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Witnesses said more than 100 angry residents took to the streets demanding an end to the night-time restrictions which came into force last night. At least one protester let off a flare and others shouted “freedom!” as bars and restaurants closed their doors for the night and turned customers out onto the streets.
Ther are employees who will lose their jobs, several restaurants will go bankrupt. It’s a disaster
One man said: “I work in the food business, do you want me to stop working?
“I hope that the government stops these ridiculous measures that put people in the streets.”
The 9pm to 6am curfews will last for at least four weeks and have been imposed on the French capital and other major cities including Lyon, Lille, Toulouse and Marseille.
Mr Macron is grappling with how to slow the spread of the virus and ease pressure on a once-again strained healthcare system while keeping its £2.3 trillion economy open and protecting jobs.
The curfews kicked in on the day health ministry data showed the number of new coronavirus infections in France jumped more than 32,000 in one day for the first time since the start of the epidemic.
Mr Macron has ordered the nightly curfews in cities where the coronavirus was the most active, saying it was spreading at parties and private gatherings and action was needed or else hospitals risked being overwhelmed.
The head of the Paris regional health authority described the infection curve as “vertical” and said intensive care units would come under heavy pressure in the next 10 days.
While some people understood the need to contain the virus, restaurant managers cautioned about the impact on a sector that already suffered major losses during the spring lockdown.
Stefano Anselmo, 44, manager of Italian restaurant Bianco in Paris, said: “There will surely be employees who will lose their jobs, several restaurants will go bankrupt. It’s a disaster.”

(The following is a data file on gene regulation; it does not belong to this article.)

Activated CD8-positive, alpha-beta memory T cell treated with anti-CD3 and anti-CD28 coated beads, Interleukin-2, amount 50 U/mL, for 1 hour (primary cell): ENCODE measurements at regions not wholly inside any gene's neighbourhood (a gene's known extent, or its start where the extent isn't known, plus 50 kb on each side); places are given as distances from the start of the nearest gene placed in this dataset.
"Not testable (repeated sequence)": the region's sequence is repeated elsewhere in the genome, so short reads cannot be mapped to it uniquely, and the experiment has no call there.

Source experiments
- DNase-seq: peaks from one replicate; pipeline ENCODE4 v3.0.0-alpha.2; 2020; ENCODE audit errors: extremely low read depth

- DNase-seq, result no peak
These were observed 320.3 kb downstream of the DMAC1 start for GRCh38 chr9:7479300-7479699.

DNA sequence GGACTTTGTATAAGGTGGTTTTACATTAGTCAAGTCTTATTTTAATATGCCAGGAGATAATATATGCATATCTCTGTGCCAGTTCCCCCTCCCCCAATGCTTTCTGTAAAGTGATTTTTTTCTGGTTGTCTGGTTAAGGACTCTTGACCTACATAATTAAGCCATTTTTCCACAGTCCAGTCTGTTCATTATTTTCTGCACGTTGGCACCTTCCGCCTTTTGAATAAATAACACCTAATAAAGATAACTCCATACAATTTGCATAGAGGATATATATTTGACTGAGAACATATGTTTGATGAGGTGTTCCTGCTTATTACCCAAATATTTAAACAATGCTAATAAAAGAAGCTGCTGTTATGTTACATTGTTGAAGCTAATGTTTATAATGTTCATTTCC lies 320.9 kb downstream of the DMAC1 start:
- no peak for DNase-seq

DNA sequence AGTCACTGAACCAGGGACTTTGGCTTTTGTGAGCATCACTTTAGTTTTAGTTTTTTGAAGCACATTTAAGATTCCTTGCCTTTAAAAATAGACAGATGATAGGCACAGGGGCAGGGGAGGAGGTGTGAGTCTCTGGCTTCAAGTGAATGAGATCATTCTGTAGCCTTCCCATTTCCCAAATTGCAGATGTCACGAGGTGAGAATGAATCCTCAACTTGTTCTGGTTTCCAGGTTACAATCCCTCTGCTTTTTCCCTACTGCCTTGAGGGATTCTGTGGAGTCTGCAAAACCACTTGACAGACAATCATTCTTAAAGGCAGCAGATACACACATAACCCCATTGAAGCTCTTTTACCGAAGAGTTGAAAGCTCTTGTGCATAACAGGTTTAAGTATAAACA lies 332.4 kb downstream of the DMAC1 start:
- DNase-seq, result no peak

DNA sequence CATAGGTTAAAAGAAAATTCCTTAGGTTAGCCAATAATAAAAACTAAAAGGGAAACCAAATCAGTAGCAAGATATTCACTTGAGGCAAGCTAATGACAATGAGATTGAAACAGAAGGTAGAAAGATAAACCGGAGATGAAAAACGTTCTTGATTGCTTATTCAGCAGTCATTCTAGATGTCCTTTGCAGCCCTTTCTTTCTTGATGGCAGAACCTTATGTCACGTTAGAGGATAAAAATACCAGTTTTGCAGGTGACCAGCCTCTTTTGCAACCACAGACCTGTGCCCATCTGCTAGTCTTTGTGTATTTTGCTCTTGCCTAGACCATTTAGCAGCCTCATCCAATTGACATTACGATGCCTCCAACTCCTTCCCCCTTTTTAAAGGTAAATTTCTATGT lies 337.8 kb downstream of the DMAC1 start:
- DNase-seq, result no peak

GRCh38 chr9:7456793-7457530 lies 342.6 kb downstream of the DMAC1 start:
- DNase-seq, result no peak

Pizzeria manager Laurent Jespas said turnover was first hammered by a three-month coronavirus lockdown in the spring, then early closing and now the nightly curfew.
He said: “What help are we going to get for our fixed expenses?
“We’ll lose at least 70 percent of what we make in the evening, and that’s being optimistic.”
French Finance Minister Bruno Le Maire promised more government help for companies in the hospitality industry to get through the curfew.
He said companies would be exempt from their social charges if revenues were down more than 50 percent.
A local waiter said: “It’s 9pm, but looks like it’s 1am. We will adapt, but it’s a big loss. The evening hours are important to us.”
Most young people in Paris appear resigned to the latest restrictions.
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Bastien Delaunay, a 22-year-old law student, said: “For restaurateurs, I understand that it is difficult but there is a moment when it is necessary to make a balance between public health and economic health.”
Jeanne Baudin, also 22, said: “On Saturday night we used to go out all the time. We organised many things and now that’s over. At 9pm we must go home. That’s the time when we used to go out.”
Another 22-year-old, Lea Beaujouan, said: “Of course we’ll reduce our social life but I’m not going to stop it altogether otherwise we’ll just do nothing. I’ll adapt, I’ll come earlier.”
Nathanael Koffi, 25, said the measures would prove worthwhile if the spread slowed dramatically as a result.
He said: “A month of sacrifice is not awful.”
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